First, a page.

Explore UAB

UAB in Antarctica
The Antarctic brown alga Cystosphaera jacquinotii
I gave the weekly science talk on Tuesday night, giving the staff and other scientists on station background about what everyone on our project is doing and why. In my introduction I used one of my favorite but always true set of lines: “Don’t let anyone tell you that there are no forests in Antarctica. There are! They are forests of macroalgae (seaweeds) beneath the sea right outside our station.”

Sabrina and others have written a bit about this in previous posts, but the macroalgae truly dominate the communities we dive into daily for our work. The total biomass (weight of the living algae) per unit area of the bottom is comparable to what one would find in a giant kelp forest in California or other parts of the world.

Algae come “color coded” because of different combination of pigments that they use to capture light for photosynthesis. Some are green like the plants we are used to seeing on land, but macroalgae can also be brown like the one at the top of this post which I photographed a few years ago or red like the one in the photograph below from my colleague Bill Baker.
The red Antarctic macroalga Paraglossum amsleri

It is the browns that make up most of the forests in terms of biomass, becoming absolutely huge. One, called Himantothallus grandifolius, forms blades that can be 45-50 feet in length and nearly 3 feet wide. A photograph Maggie took of one smaller than that but still huge, which was longer than the combined height of two of my former graduate students (Craig Aumack and Philip Bucolo; both tall guys) and me is below.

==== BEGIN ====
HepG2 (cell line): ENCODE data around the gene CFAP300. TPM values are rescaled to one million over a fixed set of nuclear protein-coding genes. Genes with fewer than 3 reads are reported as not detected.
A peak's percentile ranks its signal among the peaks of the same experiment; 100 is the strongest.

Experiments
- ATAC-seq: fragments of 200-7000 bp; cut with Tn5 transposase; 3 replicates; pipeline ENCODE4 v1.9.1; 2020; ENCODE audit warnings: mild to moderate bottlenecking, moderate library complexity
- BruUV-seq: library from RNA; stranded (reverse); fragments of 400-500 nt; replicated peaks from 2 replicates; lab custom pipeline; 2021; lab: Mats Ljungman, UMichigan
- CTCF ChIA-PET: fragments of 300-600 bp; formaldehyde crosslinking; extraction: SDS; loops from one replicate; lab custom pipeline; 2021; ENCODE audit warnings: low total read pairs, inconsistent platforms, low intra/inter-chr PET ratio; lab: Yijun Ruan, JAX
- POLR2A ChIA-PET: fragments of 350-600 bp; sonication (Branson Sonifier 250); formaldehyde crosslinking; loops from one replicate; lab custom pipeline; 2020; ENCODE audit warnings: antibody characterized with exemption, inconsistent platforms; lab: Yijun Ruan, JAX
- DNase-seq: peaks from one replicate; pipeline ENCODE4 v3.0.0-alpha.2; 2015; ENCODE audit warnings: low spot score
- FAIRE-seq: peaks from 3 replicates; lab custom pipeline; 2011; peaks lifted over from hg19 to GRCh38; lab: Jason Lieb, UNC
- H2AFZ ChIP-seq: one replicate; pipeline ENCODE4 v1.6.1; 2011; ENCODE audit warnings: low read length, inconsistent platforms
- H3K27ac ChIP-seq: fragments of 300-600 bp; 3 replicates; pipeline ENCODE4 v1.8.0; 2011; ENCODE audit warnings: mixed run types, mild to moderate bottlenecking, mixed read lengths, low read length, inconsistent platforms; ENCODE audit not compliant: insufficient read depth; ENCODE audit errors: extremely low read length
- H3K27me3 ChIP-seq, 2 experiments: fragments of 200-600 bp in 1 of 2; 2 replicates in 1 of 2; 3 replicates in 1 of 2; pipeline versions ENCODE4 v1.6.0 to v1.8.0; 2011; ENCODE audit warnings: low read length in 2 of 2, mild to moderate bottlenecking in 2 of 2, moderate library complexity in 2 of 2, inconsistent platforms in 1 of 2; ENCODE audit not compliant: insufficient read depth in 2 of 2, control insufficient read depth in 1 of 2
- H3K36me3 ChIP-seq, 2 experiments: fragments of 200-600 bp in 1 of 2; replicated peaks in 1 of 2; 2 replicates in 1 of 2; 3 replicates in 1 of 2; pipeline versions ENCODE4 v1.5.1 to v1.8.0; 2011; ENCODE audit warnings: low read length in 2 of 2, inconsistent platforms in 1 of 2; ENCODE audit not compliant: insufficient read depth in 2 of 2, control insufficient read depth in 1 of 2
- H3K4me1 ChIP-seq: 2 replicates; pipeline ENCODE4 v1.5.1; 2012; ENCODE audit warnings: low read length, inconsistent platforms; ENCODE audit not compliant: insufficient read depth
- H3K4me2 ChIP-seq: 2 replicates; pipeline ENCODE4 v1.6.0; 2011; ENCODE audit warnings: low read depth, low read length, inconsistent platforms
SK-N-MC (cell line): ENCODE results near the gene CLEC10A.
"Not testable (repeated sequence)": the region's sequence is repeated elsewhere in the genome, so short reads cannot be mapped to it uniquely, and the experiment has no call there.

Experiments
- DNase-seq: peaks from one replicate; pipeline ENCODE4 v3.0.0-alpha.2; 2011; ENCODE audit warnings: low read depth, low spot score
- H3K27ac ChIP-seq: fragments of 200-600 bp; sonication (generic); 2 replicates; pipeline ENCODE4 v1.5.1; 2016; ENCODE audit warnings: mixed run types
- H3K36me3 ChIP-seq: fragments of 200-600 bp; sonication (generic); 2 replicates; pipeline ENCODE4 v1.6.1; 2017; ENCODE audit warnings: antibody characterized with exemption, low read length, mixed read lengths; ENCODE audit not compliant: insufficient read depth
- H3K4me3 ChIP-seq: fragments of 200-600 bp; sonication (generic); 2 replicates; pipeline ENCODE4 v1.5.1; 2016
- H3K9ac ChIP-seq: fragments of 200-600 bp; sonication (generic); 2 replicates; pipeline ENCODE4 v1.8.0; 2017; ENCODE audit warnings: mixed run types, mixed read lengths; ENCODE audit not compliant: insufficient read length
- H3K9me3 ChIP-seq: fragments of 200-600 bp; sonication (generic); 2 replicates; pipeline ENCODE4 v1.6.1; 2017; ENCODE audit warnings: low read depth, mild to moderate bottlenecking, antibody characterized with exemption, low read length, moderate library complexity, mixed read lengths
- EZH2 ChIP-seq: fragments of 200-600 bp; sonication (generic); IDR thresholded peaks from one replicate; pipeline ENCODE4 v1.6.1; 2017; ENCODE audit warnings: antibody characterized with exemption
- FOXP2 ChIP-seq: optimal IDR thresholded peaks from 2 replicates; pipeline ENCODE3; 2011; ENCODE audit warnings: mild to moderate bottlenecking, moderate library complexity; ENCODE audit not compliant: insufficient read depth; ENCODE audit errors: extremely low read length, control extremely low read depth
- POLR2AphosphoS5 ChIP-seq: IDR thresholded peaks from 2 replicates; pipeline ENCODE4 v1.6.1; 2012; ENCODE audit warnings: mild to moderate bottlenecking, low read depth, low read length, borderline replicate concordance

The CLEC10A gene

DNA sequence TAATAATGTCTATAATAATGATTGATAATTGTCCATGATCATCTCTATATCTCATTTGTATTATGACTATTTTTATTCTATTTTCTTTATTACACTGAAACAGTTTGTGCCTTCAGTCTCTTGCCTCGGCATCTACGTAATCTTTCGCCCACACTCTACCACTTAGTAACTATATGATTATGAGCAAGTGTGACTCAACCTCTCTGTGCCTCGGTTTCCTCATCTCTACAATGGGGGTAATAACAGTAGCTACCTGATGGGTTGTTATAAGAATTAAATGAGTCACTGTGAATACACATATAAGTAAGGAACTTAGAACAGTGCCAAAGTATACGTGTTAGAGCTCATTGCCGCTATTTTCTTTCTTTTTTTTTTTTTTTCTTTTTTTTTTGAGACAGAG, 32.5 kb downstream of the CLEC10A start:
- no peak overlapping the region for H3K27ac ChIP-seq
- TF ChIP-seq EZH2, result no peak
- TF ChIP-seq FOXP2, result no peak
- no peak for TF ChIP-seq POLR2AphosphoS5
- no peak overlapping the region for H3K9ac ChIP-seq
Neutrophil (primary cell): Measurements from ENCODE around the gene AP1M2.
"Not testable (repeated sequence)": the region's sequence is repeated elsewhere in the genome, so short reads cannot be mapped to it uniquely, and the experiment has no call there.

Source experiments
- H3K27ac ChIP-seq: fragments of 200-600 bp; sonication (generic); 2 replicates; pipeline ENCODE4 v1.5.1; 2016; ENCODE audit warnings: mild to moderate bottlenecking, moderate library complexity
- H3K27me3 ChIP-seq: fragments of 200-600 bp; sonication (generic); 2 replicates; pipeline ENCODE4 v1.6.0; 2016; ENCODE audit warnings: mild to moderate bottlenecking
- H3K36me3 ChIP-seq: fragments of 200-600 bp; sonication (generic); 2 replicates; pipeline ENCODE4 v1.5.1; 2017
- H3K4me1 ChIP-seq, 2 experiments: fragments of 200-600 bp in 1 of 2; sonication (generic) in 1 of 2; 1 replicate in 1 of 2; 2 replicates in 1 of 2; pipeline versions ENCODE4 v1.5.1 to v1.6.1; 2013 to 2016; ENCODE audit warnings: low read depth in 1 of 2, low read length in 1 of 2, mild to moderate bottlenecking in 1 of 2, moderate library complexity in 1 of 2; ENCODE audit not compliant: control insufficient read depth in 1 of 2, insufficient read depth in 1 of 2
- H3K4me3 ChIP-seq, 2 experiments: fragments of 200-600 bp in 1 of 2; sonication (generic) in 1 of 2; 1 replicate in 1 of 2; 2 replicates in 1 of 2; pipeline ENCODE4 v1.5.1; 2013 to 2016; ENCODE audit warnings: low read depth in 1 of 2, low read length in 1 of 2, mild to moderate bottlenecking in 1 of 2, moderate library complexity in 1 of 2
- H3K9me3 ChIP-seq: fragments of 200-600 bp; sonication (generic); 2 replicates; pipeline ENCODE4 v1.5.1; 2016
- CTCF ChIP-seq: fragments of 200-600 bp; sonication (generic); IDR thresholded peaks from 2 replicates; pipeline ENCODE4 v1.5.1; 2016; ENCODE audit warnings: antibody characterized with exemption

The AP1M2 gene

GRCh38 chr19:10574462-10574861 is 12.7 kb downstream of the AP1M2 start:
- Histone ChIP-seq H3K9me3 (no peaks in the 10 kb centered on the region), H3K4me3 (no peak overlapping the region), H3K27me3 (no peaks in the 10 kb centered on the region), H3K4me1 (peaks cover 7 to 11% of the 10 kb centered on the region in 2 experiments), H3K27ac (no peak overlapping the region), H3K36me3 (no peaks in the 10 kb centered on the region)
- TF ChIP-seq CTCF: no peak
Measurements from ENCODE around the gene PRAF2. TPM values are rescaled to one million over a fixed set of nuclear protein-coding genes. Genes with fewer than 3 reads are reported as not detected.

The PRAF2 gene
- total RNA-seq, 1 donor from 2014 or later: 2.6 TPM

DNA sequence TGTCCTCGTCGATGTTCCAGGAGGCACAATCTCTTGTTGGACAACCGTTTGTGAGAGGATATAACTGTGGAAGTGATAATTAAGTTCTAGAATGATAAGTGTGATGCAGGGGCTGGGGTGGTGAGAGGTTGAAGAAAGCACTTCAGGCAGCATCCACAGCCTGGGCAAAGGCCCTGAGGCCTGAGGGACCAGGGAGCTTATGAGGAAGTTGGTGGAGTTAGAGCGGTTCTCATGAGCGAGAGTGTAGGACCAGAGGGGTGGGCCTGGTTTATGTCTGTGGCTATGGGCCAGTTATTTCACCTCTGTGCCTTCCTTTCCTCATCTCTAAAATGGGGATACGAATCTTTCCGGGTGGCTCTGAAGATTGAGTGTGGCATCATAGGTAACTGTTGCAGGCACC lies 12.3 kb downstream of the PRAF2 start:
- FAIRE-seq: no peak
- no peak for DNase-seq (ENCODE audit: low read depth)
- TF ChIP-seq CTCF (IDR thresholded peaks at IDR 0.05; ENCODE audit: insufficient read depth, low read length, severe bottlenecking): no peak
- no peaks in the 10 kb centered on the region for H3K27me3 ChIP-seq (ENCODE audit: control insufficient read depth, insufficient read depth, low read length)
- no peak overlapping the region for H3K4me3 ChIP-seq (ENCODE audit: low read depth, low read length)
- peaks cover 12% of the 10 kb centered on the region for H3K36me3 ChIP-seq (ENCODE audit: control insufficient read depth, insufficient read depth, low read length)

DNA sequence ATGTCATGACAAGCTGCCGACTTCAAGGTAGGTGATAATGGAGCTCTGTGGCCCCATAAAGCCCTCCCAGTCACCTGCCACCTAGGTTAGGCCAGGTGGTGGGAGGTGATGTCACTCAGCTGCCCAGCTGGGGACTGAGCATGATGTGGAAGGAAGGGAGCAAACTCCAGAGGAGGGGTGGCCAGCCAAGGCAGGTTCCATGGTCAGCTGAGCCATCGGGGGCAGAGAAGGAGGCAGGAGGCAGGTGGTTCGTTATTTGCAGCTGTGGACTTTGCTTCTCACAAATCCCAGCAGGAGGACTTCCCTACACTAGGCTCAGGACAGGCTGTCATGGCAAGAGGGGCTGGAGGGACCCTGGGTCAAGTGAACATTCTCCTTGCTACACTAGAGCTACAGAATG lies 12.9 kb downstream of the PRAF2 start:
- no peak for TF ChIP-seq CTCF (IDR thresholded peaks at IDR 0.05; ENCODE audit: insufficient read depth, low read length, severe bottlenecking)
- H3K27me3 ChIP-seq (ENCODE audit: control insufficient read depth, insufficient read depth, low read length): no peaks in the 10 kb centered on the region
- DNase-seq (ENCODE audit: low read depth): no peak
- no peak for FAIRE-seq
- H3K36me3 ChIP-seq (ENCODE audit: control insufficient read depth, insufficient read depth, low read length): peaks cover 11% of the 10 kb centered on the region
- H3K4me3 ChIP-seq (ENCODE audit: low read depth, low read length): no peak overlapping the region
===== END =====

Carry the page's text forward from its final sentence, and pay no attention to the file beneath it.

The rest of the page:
Himantothallus grandifolius on the Palmer aquarium building deck

The reds are not as important in terms of biomass but there are a lot more species of them here, so they are important in terms of the total community diversity. Still photographs just do not capture these macroalgal-dominated communities. Video does not either but comes closer. The video below that I made for UAB in Antarctica some years ago captures the magnificent brown algae as well as I can. (Sorry about the hokey commentary.)